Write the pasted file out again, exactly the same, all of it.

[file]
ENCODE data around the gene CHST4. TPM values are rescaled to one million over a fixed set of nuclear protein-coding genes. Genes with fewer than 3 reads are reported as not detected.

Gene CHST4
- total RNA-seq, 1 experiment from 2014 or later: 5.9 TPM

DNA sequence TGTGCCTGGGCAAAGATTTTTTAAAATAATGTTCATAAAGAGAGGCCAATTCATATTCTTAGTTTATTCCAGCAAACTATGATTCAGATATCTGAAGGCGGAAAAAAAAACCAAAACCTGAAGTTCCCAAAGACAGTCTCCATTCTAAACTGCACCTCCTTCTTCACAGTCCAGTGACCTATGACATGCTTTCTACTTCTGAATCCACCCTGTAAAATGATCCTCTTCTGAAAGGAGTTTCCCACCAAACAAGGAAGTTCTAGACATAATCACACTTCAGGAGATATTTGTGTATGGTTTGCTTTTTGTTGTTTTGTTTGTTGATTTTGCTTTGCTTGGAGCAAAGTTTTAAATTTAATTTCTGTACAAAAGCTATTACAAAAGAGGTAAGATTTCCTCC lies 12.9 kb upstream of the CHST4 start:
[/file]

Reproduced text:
ENCODE data around the gene CHST4. TPM values are rescaled to one million over a fixed set of nuclear protein-coding genes. Genes with fewer than 3 reads are reported as not detected.

Gene CHST4
- total RNA-seq, 1 experiment from 2014 or later: 5.9 TPM

DNA sequence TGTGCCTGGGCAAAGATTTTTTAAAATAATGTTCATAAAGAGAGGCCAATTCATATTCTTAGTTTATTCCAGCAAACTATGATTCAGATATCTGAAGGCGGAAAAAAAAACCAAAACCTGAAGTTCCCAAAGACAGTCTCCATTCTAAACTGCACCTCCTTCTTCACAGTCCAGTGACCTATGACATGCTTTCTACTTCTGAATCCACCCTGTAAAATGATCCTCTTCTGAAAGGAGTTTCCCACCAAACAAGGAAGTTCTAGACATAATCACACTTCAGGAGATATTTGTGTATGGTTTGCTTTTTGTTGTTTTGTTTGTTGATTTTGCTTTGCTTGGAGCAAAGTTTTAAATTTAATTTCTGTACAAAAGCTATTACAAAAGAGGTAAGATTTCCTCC lies 12.9 kb upstream of the CHST4 start: